A nine-year-old child living in South Africa has been “virtually cured” of HIV, becoming the third child in the world to officially be in remission.
The child, who has not been identified, was given treatment as soon as they were born as they were infected with the virus at birth.
Doctors in the country have said that since that burst of treatment the child has not required any other medical attention for the virus for the past eight and a half years.
Although HIV cannot be detected in the child’s body, it has been detected in their immune cells.
This means that HIV is lying dormant and while they do not need treatment now it may be required in the future.
The child may provide vital information for a break through on learning how HIV can be cured.
They were given antiretroviral treatment for 40 weeks after being found to have high detectable levels of HIB in their blood shortly after being born in 2007.
It is the third known time that a child has been “cured” of HIV by using the therapy.
Dr Avy Violari, the head of paediatric research at the Perinal HIV Research Unit in Johannesburg, said: “We don’t believe that antiretroviral therapy alone can lead to remission.
“We don’t really know what’s the reason why this child has achieved remission – we believe it’s either genetic or immune system-related.”
The family of the child are “really delighted” at the outcome.
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The other two children who have had similar successful outcomes were in France and Mississippi.
The child from Mississippi was given treatment just a day after they were born and HIV remained undetectable until 27 months afterwards.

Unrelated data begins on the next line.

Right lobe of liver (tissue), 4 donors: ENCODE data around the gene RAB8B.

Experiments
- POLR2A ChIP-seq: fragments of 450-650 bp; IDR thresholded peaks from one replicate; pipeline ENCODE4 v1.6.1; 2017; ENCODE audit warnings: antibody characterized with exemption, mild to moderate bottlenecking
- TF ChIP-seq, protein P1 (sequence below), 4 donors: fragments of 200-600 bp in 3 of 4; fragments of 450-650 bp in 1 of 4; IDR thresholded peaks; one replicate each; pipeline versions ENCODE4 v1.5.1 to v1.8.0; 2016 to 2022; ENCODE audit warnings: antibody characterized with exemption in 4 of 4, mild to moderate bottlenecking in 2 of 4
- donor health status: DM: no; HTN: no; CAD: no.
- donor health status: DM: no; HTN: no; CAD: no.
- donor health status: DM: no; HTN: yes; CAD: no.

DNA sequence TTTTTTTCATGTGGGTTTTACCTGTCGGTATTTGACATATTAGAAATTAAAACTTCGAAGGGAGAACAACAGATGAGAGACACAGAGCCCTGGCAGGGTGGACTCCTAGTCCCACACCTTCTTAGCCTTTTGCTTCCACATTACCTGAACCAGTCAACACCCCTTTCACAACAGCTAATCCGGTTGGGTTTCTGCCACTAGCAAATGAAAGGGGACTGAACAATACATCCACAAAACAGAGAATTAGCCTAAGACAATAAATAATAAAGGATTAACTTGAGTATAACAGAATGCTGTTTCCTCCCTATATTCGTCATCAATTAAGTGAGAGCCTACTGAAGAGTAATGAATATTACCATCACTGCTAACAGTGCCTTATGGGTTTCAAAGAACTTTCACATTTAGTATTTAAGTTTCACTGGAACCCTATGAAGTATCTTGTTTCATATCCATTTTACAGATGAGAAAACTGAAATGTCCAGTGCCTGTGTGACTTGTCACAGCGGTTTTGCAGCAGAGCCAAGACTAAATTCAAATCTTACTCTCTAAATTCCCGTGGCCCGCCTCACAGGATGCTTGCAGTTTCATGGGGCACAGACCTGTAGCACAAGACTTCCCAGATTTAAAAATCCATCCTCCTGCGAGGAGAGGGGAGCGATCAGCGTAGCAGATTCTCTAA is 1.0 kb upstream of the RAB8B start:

A second child living in France has lived 11 years without needing further treatment.
Doctors working with the child in South Africa believe that it is not the drug therapy alone that “cured” the child, but rather something in their genetics that helped.
Dr Michael Brady, Medical Director at Terrence Higgins Trust, said: “This case report is really interesting in the sense that it adds to our knowledge of what might be achievable with very early treatment in infants.
“Early HIV therapy, in both children and adults, has been shown to reduce some of the damage to the immune system that HIV causes in the first few weeks and months of infection. If we can understand this mechanism better it will hopefully lead to novel treatment strategies and, maybe one day, a cure.
“Further research is needed, but this case adds to the hope that, one day, we may be able to prevent the need for life-long therapy with a short course of early HIV treatment in infancy. For now, however, early diagnosis and life-long treatment for HIV remain our best options for fighting the epidemic.”
Dr Anthony Fauci, the director of the National Institute of Allergy and Infectious Diseases, said: “Further study is needed to learn how to induce long-term HIV remission in infected babies.
“However, this new case strengthens our hope that by treating HIV-infected children for a brief period beginning in infancy, we may be able to spare them the burden of lifelong therapy and the health consequences of long-term immune activation typically associated with HIV disease.”